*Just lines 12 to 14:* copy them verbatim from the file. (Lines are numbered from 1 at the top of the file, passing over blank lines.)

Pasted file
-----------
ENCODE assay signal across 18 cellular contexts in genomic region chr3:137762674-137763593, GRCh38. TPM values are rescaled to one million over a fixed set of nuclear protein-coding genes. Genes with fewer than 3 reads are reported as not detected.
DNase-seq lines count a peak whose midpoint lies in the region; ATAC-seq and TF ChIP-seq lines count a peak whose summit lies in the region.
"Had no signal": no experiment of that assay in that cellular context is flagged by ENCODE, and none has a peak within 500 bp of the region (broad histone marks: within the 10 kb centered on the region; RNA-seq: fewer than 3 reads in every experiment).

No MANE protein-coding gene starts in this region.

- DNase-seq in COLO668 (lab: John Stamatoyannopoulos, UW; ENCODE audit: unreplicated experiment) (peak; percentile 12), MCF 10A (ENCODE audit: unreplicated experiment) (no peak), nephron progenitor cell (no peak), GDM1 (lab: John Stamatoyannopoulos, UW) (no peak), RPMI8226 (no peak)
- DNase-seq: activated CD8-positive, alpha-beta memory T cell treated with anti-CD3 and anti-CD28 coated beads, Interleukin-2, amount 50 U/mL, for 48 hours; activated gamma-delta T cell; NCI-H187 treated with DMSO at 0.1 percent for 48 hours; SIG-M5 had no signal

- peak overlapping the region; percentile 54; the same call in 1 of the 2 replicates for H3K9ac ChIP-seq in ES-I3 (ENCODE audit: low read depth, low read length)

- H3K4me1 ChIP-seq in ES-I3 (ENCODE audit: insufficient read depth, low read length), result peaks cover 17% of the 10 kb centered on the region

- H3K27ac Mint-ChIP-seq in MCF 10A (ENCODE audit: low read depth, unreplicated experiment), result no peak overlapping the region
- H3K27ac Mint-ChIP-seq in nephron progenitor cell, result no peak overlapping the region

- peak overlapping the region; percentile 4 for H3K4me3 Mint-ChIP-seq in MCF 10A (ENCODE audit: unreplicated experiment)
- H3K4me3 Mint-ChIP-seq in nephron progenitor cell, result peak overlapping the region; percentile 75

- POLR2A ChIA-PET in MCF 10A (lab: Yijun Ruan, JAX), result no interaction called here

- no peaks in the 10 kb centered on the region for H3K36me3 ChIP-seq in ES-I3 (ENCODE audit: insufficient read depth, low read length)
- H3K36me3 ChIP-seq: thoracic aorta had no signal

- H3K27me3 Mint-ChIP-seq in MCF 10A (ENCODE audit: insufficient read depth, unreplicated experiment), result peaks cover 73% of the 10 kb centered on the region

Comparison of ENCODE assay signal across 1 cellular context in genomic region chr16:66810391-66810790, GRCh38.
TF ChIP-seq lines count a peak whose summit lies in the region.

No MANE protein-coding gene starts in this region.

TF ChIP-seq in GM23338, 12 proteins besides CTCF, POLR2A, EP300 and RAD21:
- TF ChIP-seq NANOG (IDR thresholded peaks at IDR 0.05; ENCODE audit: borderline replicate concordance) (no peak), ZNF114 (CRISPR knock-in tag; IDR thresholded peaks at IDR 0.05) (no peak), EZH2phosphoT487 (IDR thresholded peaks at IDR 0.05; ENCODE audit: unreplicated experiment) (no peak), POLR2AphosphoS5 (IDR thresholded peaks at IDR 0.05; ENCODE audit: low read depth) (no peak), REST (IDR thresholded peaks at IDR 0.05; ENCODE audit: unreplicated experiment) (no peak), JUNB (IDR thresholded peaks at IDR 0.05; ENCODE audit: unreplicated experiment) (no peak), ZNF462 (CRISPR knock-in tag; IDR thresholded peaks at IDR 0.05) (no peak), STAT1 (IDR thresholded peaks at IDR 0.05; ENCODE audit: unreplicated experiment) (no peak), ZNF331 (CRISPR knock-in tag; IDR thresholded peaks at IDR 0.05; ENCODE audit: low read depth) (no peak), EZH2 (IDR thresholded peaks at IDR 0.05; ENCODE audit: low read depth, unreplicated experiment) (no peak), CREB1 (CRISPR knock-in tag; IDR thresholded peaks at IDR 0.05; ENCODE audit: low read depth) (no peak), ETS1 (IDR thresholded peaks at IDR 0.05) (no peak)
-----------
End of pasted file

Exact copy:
- H3K4me3 Mint-ChIP-seq in nephron progenitor cell, result peak overlapping the region; percentile 75

- POLR2A ChIA-PET in MCF 10A (lab: Yijun Ruan, JAX), result no interaction called here

- no peaks in the 10 kb centered on the region for H3K36me3 ChIP-seq in ES-I3 (ENCODE audit: insufficient read depth, low read length)